Bounded Delay
Y
Y
Y
Y
Bounded Jitter
Y
Y
Y
N
Bandwidth
Protection
Y
Y
Y
Y
Advantages
Provides bounded delay and jitter
No additional operations during
data transmission.
No header.
Easy hardware implementation
Provides bounded
delay and jitter
Bounded buffer
requirement
Provides bounded
delay and jitter
Bounded buffer
requirement
Smoothes bursts without
policing
Disadvantages
Clock synchronization
Explicit resource reservations
Coupled delay bound
and bandwidth
allocation
To reduce delay jitter,
all packets received a
large delay
Complicate
implementation due to
separate regulator
Costly local delay
bound computation
Coupled delay bound
and bandwidth
allocation
Expensive round
number computation
E-to-E Delay
Bound
PH
N
m
N







HT
2
D (or
H
H
D
)




max
1
S
H


Jitter Bound
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Performance Studies


Data transfer


Connection admission


long term connections


single node and multiple nodes

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Type Of Traffic Studied


Regularly spaced traffic


Random pattern traffic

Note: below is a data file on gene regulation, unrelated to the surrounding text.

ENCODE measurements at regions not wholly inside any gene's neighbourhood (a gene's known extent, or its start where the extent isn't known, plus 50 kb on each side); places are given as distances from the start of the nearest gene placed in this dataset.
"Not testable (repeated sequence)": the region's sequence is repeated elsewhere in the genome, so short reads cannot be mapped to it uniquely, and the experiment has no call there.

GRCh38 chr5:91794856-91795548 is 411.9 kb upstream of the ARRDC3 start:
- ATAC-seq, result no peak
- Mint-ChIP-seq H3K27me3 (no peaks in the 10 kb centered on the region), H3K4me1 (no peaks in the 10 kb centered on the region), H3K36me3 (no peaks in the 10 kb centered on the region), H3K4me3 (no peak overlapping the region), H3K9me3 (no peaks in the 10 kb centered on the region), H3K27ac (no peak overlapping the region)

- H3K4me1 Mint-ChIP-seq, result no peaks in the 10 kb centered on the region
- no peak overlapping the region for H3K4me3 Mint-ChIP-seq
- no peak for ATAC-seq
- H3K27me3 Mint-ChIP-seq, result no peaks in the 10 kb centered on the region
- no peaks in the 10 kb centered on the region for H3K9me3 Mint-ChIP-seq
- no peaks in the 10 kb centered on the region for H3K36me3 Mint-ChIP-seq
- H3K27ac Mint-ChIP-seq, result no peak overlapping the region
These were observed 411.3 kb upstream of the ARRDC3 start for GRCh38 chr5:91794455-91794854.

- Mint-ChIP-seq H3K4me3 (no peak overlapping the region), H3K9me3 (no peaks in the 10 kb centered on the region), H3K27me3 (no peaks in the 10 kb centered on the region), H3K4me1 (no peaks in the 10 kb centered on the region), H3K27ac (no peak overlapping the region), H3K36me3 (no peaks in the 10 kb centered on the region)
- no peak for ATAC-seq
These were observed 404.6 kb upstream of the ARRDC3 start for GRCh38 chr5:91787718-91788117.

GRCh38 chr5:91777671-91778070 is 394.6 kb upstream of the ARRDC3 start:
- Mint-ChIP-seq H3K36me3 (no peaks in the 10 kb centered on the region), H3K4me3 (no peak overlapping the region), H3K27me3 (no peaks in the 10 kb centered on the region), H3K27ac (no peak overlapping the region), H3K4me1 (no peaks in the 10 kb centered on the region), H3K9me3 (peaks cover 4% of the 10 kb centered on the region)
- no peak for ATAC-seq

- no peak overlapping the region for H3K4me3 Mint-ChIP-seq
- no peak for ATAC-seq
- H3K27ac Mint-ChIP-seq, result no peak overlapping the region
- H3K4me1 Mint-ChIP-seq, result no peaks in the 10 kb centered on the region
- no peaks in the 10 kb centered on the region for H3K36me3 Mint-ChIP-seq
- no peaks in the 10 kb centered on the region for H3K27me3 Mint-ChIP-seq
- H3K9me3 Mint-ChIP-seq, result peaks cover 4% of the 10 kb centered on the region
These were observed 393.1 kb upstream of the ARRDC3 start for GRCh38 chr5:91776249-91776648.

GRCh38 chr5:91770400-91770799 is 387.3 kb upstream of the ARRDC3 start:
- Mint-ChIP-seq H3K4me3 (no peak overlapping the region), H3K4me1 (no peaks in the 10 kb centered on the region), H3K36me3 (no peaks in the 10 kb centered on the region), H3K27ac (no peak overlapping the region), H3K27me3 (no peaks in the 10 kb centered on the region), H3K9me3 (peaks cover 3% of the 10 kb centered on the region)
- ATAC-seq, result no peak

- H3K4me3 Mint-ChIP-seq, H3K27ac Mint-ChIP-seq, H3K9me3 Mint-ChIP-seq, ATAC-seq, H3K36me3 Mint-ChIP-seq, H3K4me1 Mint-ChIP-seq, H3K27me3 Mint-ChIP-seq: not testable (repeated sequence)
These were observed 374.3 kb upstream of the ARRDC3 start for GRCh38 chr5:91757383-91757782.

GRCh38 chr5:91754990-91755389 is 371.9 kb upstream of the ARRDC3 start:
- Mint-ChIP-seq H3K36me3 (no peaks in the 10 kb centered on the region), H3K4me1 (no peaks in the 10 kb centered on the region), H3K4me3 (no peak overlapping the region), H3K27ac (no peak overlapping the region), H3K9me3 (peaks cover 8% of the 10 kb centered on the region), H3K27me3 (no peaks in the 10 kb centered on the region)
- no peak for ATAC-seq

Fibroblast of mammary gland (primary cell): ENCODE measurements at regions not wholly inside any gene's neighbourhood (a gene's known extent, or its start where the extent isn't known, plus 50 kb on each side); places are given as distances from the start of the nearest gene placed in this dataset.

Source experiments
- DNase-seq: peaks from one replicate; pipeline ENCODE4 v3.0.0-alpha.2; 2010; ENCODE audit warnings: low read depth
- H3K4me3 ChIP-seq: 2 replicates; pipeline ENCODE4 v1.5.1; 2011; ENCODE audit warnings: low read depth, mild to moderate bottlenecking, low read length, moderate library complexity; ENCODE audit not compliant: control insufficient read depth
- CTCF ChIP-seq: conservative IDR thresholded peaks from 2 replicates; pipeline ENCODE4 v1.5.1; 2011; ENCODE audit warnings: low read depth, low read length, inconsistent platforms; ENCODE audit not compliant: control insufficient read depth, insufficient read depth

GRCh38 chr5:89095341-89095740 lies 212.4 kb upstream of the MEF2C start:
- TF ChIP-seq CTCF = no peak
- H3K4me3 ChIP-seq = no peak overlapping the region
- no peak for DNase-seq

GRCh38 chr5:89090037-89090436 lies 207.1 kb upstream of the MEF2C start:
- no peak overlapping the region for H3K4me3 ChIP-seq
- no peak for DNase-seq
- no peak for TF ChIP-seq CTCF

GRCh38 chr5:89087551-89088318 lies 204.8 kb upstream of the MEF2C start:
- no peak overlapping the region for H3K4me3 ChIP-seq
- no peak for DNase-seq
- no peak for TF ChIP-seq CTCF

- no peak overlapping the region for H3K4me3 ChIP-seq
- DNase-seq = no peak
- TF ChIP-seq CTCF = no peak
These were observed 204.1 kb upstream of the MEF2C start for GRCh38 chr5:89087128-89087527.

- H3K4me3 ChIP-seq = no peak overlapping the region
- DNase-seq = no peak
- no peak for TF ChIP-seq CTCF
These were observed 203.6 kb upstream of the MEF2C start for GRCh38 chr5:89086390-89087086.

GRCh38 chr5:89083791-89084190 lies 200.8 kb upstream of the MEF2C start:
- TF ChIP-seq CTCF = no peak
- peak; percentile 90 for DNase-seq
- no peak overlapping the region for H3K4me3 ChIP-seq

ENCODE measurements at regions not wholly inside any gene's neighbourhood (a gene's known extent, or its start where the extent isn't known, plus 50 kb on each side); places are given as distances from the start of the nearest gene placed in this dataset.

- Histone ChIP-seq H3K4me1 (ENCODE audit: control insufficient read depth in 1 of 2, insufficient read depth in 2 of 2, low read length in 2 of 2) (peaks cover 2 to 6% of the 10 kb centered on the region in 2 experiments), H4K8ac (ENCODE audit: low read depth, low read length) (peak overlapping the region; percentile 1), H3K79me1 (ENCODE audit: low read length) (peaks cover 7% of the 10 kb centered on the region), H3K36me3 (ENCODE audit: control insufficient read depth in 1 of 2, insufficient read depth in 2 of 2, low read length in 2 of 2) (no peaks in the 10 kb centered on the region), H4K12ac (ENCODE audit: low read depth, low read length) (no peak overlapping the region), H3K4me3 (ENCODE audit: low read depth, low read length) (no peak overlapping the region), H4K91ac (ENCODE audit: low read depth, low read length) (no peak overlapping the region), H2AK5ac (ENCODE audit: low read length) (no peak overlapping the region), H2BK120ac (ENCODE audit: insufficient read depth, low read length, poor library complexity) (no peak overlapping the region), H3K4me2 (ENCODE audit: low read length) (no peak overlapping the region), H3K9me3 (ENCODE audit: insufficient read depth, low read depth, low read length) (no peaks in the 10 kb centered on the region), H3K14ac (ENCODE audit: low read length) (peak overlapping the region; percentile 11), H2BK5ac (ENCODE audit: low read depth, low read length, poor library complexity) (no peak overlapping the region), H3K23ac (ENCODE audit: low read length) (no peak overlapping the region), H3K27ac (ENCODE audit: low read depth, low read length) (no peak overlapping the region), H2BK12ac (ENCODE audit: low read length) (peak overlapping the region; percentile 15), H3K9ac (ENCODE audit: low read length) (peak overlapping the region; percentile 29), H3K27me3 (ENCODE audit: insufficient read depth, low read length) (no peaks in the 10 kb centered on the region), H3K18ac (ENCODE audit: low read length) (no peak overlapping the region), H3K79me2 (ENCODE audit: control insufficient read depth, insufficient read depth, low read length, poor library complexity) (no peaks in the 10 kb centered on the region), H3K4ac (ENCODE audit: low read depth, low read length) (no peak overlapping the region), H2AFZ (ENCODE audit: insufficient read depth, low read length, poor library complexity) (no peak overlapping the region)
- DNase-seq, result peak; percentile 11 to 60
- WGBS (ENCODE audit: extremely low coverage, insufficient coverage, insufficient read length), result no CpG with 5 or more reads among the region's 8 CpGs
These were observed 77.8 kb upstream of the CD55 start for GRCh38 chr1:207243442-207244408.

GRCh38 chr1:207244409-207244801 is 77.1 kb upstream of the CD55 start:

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30

Regularly Spaced Traffic (S5
-
S7)

0
20
40
60
80
100
120
1
5
9
13
17
21
25
29
33
37
41
45
49
53
57
61
65
69
73
77
81
85
89
93
97
number of trials
number of slots
(S5: 5-10%) 97.33% Loading
(S6: 10-20%) 94.32% Loading
(S7: 5-33%) 95.24% Loading
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31

0
20
40
60
80
100
120
1
5
9
13
17
21
25
29
33
37
41
45
49
53
57
61
65
69
73
77
81
85
89
93
97
number of trials
number of slots
number of additionally used slots after 15 requests
number of used slots before the first rejection
(S7) 98.1% Loading

trials 26-30 of (S7)
75
80
85
90
95
100
105
1
2
3
4
5
number of trials
number of slots
number of additionally used